Mutations in mammalian target of rapamycin regulator DEPDC5 cause focal epilepsy with brain malformations

Ann Neurol. 2014 May;75(5):782-7. doi: 10.1002/ana.24126. Epub 2014 Apr 14.

Abstract

We recently identified DEPDC5 as the gene for familial focal epilepsy with variable foci and found mutations in >10% of small families with nonlesional focal epilepsy. Here we show that DEPDC5 mutations are associated with both lesional and nonlesional epilepsies, even within the same family. DEPDC5-associated malformations include bottom-of-the-sulcus dysplasia (3 members from 2 families), and focal band heterotopia (1 individual). DEPDC5 negatively regulates the mammalian target of rapamycin (mTOR) pathway, which plays a key role in cell growth. The clinicoradiological phenotypes associated with DEPDC5 mutations share features with the archetypal mTORopathy, tuberous sclerosis, raising the possibility of therapies targeted to this pathway.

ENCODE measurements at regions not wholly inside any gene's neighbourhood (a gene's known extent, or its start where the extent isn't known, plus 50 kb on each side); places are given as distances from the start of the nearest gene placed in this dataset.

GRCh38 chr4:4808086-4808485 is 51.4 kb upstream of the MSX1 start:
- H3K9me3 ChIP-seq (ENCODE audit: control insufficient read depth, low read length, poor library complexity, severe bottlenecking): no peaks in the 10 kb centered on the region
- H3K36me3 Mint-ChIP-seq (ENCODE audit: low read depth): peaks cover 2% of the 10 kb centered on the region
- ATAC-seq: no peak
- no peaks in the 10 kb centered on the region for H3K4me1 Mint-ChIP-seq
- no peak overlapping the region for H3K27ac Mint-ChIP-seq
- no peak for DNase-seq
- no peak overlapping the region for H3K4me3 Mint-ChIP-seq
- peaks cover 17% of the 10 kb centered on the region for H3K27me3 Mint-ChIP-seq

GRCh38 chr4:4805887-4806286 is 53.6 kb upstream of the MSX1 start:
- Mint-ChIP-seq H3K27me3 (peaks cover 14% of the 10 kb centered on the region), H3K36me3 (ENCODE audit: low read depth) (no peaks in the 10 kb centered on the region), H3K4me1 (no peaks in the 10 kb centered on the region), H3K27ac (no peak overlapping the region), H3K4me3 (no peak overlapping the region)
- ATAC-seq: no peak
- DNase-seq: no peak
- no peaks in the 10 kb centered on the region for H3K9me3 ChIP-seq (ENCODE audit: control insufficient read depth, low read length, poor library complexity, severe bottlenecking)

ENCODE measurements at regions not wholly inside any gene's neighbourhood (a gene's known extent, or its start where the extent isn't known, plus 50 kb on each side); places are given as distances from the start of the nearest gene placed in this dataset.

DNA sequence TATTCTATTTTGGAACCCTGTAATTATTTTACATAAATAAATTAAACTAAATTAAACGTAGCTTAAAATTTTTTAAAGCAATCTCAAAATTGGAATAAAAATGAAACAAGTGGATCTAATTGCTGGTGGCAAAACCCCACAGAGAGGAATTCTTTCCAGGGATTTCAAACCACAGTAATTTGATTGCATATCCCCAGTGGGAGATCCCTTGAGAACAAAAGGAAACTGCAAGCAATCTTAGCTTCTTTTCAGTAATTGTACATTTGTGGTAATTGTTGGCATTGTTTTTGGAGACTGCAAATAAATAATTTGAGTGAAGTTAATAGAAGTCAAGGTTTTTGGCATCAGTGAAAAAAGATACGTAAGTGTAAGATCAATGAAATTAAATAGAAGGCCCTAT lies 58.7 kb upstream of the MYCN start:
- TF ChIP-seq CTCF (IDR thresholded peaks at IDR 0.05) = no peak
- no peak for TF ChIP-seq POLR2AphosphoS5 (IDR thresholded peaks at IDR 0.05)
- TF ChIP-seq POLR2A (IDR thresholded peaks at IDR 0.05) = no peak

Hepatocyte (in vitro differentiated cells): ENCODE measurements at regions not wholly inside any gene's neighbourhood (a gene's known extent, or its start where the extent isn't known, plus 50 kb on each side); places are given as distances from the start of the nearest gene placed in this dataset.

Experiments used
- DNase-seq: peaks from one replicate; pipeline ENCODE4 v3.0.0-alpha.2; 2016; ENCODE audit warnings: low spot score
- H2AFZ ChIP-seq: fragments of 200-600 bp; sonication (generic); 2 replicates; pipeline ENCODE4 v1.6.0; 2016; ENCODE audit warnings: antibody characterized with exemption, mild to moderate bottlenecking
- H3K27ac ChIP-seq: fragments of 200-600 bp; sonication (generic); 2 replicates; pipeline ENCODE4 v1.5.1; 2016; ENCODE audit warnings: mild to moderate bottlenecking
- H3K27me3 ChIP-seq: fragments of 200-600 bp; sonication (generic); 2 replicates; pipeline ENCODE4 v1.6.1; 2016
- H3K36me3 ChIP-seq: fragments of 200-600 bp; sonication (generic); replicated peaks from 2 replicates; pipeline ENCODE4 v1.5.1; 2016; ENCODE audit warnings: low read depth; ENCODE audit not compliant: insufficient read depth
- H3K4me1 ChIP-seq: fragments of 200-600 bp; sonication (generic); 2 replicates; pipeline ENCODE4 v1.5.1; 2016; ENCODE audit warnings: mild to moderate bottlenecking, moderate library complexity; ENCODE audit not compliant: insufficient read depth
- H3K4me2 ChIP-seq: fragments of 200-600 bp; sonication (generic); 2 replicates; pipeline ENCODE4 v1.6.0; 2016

Publication types

  • Research Support, Non-U.S. Gov't

MeSH terms

  • Adult
  • Brain / abnormalities*
  • Child
  • Epilepsies, Partial / diagnosis*
  • Epilepsies, Partial / genetics*
  • Female
  • Humans
  • Male
  • Mutation / genetics*
  • Pedigree
  • Repressor Proteins / genetics*
  • TOR Serine-Threonine Kinases / genetics*
  • Young Adult

Substances

  • DEPDC5 protein, human
  • Repressor Proteins
  • MTOR protein, human
  • TOR Serine-Threonine Kinases